Federal disaster assistance program to be revamped

Minister says the program needs to consider resilience over simply rebuilding

Federal disaster assistance program to be revamped

Catastrophe & Flood

By Lyle Adriano

Noting how much the federal Disaster Financial Assistance Arrangements (DFAA) program has spent in recent years, Emergency Preparedness Minister Bill Blair has called for an overhaul of the program to ensure that it focuses on rebuilding better.

According to Blair, the DFAA spent roughly $7 billion helping provinces recover from major natural disasters in its first 50 years. But the minister also noted that he expects the program to pay another $7 billion to cover for damages incurred in 2021 and 2022 – a period marked by the BC wildfires in summer 2021, flooding in 2021 that damaged large portions of the Lower Mainland and Okanagan Valley, and the effects of post-tropical storm Fiona in 2022.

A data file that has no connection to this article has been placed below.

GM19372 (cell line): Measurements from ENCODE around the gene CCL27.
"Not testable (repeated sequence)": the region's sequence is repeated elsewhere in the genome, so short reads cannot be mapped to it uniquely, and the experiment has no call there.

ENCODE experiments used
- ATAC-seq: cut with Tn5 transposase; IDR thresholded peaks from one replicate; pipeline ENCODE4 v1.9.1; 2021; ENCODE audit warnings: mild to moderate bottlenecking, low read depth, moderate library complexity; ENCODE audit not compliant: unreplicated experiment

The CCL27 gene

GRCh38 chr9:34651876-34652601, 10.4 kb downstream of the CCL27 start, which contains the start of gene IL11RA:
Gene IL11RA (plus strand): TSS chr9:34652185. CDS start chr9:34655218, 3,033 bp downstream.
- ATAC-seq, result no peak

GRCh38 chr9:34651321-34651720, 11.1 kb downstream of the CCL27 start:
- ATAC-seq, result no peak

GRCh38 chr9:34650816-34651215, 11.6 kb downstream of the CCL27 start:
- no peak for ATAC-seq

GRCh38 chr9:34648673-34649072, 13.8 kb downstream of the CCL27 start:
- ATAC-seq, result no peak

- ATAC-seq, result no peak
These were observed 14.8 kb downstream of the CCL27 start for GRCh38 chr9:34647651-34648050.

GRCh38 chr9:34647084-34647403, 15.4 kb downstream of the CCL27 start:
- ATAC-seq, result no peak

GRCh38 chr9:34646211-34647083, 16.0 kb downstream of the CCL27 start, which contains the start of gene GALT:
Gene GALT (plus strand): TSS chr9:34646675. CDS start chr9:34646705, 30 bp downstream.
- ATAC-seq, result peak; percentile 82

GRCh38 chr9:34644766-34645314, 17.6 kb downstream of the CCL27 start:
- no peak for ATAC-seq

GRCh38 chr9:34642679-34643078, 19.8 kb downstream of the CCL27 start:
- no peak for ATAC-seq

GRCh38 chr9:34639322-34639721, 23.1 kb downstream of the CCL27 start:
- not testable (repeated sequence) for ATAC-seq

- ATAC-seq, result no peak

Blair – who was in BC last week to announce the second advanced payment of more than $550 million for the province to help pay for recovery efforts following the November 2021 flooding – said that the government cannot keep paying out billions of dollars to rebuild after a disaster without trying to mitigate the damage.

“I want those recovery funds tied to new building codes and new planning around how we can build back more resilient communities,” the minister told The Canadian Press.

“Just building it back where it was and how it was prior to these events, when we know that they are occurring with greater frequency and severity, it wouldn’t do much [good] to continue to pay this money out.”

The minister launched a review of the disaster assistance program last year. In fall of 2022, the review panel submitted its report and recommendations to Blair. Blair met with the panel last Friday to discuss the report, The Canadian Press reported. They will present their plan to provincial and territorial emergency preparedness ministers this spring.

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